ATEP has been funded through a grant from the National Science Foundation, Award Number DUE #1104253
The Articulated Technological Education Pathways (ATEP) project develops three year-long courses for high school students that provide a bridge from high school technical programs to community college programs in technician education. The three courses address standards-driven technology concepts and skills and STEM career choices in biochemical technology, information and communications technology, and materials and manufacturing technology.
Curriculum development is guided by contemporary pedagogical practice and matched to industry competencies and STEM academic learning standards. The materials are mainly digital, emphasizing web-based learning and hands-on, design-based, physical modeling activities that can be delivered as hybrid courses. Each course consists of four nine-week modules that can serve as replacement or supplementary curricula for high school Career and Technical Education and engineering and technology programs.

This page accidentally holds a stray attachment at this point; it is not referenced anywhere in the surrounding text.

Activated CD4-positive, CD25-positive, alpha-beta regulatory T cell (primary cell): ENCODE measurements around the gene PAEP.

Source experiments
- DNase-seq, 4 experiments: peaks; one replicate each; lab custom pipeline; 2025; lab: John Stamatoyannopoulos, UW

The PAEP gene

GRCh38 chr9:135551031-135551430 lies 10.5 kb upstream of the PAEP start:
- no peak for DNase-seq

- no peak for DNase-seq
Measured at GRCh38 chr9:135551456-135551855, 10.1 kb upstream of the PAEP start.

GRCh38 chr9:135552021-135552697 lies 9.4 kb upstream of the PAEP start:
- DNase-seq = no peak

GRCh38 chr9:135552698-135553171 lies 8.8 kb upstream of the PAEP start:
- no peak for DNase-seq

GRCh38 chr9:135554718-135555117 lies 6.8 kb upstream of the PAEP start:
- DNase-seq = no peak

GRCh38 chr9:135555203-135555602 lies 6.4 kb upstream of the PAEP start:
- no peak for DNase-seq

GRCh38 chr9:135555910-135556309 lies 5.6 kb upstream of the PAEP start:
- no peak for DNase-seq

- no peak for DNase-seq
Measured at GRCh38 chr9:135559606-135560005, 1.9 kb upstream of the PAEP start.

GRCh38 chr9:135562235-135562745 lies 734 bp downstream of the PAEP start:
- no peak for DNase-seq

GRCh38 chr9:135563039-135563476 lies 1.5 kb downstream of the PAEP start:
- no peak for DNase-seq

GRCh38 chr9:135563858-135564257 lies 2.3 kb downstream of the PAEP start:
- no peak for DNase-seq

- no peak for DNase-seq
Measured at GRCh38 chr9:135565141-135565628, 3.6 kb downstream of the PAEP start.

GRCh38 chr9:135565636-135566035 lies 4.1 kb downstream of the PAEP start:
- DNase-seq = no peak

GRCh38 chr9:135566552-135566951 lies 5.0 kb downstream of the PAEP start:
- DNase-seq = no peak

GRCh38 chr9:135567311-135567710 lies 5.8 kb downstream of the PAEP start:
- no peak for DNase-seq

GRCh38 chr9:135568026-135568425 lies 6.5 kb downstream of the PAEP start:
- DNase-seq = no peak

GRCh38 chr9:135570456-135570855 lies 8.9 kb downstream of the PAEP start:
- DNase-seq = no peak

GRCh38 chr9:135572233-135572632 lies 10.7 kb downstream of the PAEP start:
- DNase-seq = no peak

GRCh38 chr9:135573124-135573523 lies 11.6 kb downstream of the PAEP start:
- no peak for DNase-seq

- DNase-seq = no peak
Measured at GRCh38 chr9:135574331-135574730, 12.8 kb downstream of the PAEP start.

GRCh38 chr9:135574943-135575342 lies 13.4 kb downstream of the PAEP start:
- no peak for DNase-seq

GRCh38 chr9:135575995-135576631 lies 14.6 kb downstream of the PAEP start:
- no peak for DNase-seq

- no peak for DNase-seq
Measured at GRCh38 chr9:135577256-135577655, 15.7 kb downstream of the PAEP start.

Each course is developed by a team consisting of content experts, faculty from high schools and community colleges and a senior level industrialist. The first module in each course is introductory and builds on previous work at the Center for Technological Literacy. The content of the remaining modules is determined by the assessment-driven design process of Wiggins and McTighe to emphasize key concepts and builds on previous work at ATE Centers and projects. The materials will be pilot tested in classrooms, evaluated, and revised before field testing.
Guides are prepared for teachers, administrators and parents. The materials include a commercially published hybrid text and web-based cyber-learning instructional system. Research is conducted to determine how effectively the ATEP hybrid program engages students, supports their learning of important STEM concepts and workplace skills, and serves to interest them in pursuing further STEM education leading to STEM careers.
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